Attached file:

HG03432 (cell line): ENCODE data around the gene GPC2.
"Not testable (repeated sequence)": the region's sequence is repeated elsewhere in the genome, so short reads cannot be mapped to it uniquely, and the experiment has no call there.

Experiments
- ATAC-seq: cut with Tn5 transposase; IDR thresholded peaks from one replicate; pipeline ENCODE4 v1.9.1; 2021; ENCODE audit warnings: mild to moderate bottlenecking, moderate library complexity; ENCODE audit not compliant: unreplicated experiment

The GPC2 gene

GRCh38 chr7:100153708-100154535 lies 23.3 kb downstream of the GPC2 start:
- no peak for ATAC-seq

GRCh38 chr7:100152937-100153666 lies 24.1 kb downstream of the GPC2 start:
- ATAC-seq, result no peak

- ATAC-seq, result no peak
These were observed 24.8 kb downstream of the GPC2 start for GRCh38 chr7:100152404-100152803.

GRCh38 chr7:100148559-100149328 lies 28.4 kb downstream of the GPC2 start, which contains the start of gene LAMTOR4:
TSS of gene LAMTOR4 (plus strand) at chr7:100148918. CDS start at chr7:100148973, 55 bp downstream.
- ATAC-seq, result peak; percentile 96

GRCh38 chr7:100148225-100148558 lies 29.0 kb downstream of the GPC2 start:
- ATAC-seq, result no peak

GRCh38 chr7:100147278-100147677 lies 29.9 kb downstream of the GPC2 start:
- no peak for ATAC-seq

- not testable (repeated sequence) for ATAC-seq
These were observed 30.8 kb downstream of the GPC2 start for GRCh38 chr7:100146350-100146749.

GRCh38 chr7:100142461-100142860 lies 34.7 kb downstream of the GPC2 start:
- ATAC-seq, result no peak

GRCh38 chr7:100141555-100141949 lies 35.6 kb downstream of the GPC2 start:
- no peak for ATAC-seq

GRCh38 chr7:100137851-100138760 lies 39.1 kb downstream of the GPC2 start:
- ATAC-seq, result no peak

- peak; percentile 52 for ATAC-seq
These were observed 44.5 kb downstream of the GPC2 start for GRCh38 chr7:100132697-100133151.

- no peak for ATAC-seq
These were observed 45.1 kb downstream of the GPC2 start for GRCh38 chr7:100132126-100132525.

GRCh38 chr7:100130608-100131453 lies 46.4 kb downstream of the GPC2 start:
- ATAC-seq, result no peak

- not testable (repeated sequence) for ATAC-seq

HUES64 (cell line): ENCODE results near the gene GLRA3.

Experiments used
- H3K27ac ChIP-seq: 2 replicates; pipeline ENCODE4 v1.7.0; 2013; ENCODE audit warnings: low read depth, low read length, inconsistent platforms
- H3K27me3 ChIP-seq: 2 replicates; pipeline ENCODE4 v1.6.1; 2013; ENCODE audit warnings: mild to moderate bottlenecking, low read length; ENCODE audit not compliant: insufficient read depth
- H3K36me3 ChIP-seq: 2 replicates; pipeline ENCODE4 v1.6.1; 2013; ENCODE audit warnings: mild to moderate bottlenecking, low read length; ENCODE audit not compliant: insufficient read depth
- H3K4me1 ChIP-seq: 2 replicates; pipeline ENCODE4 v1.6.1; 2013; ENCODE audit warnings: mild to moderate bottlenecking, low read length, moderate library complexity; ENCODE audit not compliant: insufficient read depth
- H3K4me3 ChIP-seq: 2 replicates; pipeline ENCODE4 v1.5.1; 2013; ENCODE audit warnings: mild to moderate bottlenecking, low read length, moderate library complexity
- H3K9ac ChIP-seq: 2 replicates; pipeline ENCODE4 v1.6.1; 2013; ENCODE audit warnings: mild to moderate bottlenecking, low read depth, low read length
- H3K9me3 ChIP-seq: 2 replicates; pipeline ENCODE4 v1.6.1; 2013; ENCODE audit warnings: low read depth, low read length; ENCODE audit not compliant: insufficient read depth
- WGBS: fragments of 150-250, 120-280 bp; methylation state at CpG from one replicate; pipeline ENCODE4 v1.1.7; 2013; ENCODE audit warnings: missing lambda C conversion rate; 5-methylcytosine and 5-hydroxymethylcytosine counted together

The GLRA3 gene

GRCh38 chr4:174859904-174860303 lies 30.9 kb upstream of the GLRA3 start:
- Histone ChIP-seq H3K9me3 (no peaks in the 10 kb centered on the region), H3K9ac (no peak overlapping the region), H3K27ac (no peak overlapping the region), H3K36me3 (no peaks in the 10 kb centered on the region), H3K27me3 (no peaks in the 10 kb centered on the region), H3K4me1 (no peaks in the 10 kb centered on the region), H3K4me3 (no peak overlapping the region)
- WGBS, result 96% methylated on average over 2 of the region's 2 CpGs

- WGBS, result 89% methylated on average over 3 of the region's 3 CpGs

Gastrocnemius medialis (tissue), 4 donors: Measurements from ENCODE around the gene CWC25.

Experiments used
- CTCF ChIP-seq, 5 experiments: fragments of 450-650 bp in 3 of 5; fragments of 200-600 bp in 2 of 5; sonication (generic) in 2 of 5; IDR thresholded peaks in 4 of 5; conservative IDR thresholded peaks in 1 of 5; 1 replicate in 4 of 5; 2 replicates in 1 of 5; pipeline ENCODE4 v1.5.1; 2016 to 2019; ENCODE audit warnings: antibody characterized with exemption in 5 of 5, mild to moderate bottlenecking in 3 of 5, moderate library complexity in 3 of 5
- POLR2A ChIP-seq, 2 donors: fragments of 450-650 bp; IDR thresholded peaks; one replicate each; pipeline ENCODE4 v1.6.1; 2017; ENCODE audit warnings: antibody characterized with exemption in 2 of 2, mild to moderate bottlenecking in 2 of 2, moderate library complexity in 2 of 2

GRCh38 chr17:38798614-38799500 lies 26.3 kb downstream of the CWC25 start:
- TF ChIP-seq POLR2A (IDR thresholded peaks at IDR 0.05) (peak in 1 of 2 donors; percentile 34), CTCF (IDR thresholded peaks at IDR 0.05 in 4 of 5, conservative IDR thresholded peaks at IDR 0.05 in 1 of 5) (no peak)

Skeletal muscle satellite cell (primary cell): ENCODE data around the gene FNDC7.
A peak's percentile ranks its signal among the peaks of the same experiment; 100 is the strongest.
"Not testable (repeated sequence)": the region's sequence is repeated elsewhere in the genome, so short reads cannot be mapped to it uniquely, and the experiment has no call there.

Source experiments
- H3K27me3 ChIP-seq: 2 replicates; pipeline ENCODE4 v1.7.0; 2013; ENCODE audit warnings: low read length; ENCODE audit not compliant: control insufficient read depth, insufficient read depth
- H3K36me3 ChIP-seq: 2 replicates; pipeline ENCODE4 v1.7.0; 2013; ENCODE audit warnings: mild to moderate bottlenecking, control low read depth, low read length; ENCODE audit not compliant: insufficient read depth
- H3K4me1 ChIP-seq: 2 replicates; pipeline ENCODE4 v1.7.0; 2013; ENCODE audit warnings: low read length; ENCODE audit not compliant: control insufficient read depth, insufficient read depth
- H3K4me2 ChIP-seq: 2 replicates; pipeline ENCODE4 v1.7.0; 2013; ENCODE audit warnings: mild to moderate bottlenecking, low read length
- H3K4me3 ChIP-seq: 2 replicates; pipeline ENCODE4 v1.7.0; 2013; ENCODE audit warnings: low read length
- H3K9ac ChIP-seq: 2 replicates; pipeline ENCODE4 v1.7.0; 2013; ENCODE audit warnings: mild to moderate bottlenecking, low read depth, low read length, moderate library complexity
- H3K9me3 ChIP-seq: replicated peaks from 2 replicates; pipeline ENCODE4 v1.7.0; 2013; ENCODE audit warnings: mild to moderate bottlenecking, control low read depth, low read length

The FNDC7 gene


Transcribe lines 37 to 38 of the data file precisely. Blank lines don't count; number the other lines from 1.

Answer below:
- H3K27me3 ChIP-seq: 2 replicates; pipeline ENCODE4 v1.6.1; 2013; ENCODE audit warnings: mild to moderate bottlenecking, low read length; ENCODE audit not compliant: insufficient read depth
- H3K36me3 ChIP-seq: 2 replicates; pipeline ENCODE4 v1.6.1; 2013; ENCODE audit warnings: mild to moderate bottlenecking, low read length; ENCODE audit not compliant: insufficient read depth